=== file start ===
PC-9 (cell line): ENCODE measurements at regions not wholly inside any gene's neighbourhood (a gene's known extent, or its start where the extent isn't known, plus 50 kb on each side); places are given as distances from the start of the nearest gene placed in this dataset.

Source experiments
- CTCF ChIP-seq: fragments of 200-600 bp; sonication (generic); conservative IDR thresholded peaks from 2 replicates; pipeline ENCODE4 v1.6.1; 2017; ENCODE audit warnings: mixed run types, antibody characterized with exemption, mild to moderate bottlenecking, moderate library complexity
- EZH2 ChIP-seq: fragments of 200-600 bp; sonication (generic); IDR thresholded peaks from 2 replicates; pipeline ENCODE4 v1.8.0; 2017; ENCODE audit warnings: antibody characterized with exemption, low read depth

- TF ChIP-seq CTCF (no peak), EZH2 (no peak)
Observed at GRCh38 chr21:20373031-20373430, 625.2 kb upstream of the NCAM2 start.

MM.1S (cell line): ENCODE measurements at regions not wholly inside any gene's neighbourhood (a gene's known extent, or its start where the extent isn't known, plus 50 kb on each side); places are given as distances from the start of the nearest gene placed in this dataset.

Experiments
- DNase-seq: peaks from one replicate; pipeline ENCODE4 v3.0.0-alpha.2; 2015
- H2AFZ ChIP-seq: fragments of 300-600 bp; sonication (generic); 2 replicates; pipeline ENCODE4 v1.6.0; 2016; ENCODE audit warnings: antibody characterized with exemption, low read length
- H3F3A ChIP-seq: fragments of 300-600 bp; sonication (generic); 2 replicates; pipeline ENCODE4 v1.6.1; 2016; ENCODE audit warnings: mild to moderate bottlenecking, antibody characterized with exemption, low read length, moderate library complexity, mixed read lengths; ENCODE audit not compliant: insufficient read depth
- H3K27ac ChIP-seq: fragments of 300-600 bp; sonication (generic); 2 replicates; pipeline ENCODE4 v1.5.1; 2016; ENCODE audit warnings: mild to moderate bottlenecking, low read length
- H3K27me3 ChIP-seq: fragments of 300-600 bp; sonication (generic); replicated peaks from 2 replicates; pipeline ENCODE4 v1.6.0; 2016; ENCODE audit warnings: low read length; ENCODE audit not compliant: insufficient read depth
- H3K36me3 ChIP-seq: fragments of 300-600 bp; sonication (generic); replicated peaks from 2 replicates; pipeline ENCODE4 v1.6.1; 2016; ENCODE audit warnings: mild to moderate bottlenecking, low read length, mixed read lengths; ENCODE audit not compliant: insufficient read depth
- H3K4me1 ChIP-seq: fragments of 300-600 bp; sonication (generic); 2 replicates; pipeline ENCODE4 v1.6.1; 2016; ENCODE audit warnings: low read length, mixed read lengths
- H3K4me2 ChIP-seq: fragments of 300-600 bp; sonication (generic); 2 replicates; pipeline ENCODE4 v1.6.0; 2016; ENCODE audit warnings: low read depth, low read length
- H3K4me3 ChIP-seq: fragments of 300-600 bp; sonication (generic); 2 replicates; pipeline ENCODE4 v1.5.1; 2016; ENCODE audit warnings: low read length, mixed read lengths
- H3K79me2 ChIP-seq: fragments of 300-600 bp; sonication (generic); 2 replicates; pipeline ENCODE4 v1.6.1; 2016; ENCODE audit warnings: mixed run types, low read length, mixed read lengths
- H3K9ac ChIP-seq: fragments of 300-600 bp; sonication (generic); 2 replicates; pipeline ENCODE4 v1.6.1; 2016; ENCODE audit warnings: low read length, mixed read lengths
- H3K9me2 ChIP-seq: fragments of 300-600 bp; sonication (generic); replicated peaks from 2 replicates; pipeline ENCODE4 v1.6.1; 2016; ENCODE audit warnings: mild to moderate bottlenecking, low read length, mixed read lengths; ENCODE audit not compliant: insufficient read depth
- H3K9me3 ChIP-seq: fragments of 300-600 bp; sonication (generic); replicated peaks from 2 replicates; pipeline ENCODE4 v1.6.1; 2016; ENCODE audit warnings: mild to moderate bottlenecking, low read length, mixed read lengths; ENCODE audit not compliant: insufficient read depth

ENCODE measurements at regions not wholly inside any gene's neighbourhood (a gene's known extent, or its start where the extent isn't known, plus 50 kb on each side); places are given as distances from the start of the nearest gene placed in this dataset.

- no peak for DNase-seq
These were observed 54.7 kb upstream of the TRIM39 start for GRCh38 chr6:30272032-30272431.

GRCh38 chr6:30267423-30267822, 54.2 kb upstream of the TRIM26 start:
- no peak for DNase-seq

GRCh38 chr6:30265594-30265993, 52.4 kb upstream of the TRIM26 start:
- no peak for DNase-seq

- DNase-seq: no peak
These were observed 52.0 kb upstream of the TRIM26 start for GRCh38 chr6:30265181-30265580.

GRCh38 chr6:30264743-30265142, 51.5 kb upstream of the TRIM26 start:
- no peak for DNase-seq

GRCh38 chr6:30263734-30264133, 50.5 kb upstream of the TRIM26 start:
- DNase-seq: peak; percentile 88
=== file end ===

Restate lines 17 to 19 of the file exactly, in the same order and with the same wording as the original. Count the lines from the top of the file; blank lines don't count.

- H3K4me3 ChIP-seq: fragments of 300-600 bp; sonication (generic); 2 replicates; pipeline ENCODE4 v1.5.1; 2016; ENCODE audit warnings: low read length, mixed read lengths
- H3K79me2 ChIP-seq: fragments of 300-600 bp; sonication (generic); 2 replicates; pipeline ENCODE4 v1.6.1; 2016; ENCODE audit warnings: mixed run types, low read length, mixed read lengths
- H3K9ac ChIP-seq: fragments of 300-600 bp; sonication (generic); 2 replicates; pipeline ENCODE4 v1.6.1; 2016; ENCODE audit warnings: low read length, mixed read lengths